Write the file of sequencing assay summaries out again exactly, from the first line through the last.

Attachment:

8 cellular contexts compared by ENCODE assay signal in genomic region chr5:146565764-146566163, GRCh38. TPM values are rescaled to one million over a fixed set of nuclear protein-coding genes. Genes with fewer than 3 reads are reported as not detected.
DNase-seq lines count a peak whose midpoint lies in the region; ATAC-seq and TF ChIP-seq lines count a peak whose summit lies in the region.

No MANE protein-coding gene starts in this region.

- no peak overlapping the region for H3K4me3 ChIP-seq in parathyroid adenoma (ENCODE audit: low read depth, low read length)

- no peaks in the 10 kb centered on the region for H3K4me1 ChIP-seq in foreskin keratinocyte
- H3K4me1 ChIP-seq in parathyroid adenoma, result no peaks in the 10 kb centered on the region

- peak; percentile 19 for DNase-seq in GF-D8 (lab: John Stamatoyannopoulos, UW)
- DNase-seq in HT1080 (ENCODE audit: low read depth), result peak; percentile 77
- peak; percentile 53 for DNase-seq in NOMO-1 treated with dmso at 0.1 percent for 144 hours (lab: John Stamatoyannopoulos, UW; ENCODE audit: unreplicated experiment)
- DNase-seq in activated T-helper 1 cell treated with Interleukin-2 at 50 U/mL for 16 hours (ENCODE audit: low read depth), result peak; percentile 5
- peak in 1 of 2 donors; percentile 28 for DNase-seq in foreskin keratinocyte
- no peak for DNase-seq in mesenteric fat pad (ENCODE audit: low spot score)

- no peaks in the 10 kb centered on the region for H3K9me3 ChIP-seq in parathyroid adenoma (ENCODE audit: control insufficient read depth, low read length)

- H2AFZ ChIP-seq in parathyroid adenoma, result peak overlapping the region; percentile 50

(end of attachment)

8 cellular contexts compared by ENCODE assay signal in genomic region chr5:146565764-146566163, GRCh38. TPM values are rescaled to one million over a fixed set of nuclear protein-coding genes. Genes with fewer than 3 reads are reported as not detected.
DNase-seq lines count a peak whose midpoint lies in the region; ATAC-seq and TF ChIP-seq lines count a peak whose summit lies in the region.

No MANE protein-coding gene starts in this region.

- no peak overlapping the region for H3K4me3 ChIP-seq in parathyroid adenoma (ENCODE audit: low read depth, low read length)

- no peaks in the 10 kb centered on the region for H3K4me1 ChIP-seq in foreskin keratinocyte
- H3K4me1 ChIP-seq in parathyroid adenoma, result no peaks in the 10 kb centered on the region

- peak; percentile 19 for DNase-seq in GF-D8 (lab: John Stamatoyannopoulos, UW)
- DNase-seq in HT1080 (ENCODE audit: low read depth), result peak; percentile 77
- peak; percentile 53 for DNase-seq in NOMO-1 treated with dmso at 0.1 percent for 144 hours (lab: John Stamatoyannopoulos, UW; ENCODE audit: unreplicated experiment)
- DNase-seq in activated T-helper 1 cell treated with Interleukin-2 at 50 U/mL for 16 hours (ENCODE audit: low read depth), result peak; percentile 5
- peak in 1 of 2 donors; percentile 28 for DNase-seq in foreskin keratinocyte
- no peak for DNase-seq in mesenteric fat pad (ENCODE audit: low spot score)

- no peaks in the 10 kb centered on the region for H3K9me3 ChIP-seq in parathyroid adenoma (ENCODE audit: control insufficient read depth, low read length)

- H2AFZ ChIP-seq in parathyroid adenoma, result peak overlapping the region; percentile 50